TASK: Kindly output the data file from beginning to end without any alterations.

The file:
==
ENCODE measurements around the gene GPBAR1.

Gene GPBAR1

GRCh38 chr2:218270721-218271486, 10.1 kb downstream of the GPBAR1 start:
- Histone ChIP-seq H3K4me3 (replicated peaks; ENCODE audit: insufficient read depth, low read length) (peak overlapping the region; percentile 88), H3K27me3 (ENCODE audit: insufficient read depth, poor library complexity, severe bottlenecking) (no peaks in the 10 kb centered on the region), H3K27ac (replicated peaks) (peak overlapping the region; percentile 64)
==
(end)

ENCODE measurements around the gene GPBAR1.

Gene GPBAR1

GRCh38 chr2:218270721-218271486, 10.1 kb downstream of the GPBAR1 start:
- Histone ChIP-seq H3K4me3 (replicated peaks; ENCODE audit: insufficient read depth, low read length) (peak overlapping the region; percentile 88), H3K27me3 (ENCODE audit: insufficient read depth, poor library complexity, severe bottlenecking) (no peaks in the 10 kb centered on the region), H3K27ac (replicated peaks) (peak overlapping the region; percentile 64)